Yes. Smarter people are more likely to use their cognitive horsepower to find the right answers while the sub-brilliant rely on shortcuts.
When the pressure is on, it becomes very hard to brute force solutions and bright people have to switch to shortcuts. Much is lost in the transition. People with less working memory panic but don’t suffer the performance decrease because they rely on shortcuts from the beginning.
So, you might be surprised to learn that it was our higher-powered students— the ones with the most working-memory— who performed the worst under pressure. Higher-powered students— the ones with the most working-memory— fail under pressure. Not surprisingly, students with higher working-memory did out-perform everyone else by about 10 percent when the mod math problems were just for practice. But when the pressure was on, the performance of those highest in cognitive horsepower fell to the level of those who were lowest. The performance of individuals with lower working-memory didn’t decline under pressure. Why?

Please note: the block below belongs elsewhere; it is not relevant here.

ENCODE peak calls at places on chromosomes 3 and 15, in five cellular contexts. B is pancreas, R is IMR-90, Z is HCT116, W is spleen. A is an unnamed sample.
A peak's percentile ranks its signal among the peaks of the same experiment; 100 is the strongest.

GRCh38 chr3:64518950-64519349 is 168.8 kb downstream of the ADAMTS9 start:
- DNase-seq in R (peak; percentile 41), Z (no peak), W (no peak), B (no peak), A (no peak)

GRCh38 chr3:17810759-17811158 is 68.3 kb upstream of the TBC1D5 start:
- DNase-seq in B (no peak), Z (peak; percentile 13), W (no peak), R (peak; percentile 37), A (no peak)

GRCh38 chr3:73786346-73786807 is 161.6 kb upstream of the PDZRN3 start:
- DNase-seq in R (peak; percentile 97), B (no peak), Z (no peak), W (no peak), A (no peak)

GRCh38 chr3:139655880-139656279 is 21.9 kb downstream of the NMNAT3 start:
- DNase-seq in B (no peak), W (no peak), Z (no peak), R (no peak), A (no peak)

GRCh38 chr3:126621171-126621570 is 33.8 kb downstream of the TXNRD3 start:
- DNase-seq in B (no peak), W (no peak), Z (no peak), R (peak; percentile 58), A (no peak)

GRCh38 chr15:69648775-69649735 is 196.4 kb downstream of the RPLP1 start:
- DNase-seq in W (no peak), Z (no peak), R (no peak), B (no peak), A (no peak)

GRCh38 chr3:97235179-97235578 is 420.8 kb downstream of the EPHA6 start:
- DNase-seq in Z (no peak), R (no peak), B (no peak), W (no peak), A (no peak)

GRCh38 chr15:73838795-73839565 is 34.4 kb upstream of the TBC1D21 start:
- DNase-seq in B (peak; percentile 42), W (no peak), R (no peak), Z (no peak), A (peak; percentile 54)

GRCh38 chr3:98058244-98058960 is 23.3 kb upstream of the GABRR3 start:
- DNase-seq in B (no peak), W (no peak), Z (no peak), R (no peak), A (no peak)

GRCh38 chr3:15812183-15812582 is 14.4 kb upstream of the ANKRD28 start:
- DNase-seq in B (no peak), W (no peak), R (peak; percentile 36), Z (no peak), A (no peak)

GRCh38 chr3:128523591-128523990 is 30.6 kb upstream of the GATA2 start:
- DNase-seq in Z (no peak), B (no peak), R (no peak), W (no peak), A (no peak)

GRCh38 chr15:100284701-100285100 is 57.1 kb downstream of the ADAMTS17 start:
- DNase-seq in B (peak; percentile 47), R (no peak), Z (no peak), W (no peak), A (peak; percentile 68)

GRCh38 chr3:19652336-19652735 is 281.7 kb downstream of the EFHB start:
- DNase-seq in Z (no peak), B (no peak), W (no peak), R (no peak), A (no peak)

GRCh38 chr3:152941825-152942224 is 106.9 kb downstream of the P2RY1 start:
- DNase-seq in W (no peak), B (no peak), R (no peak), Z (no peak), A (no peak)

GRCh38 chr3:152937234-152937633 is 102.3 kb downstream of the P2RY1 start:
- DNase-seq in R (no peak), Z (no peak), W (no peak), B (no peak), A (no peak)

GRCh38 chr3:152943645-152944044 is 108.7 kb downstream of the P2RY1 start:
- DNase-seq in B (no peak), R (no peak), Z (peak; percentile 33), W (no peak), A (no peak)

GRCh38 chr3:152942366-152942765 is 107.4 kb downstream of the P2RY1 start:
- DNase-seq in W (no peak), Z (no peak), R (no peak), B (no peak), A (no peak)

Marci and I found that students with higher working-memories were more likely to go through the subtraction and division steps to get to the right answer precisely because they have the cognitive horsepower to compute answers in this way—“ if you’ve got it, flaunt it.” Instead, students with lower working-memory were more likely to rely on simpler shortcuts. Under low-stress conditions, using more brainpower gets you further. That is why higher-working-memory individuals perform the best in practice situations. Under pressure, however, a majority of our high-powered students panicked and actually switched to the shortcuts that the lower-powered students normally used. Low-powered students also panicked, but because their usual shortcuts don’t require a lot of effort (remember, they are essentially no more than good guesses), they stuck with them and their performance didn’t drop under stress.
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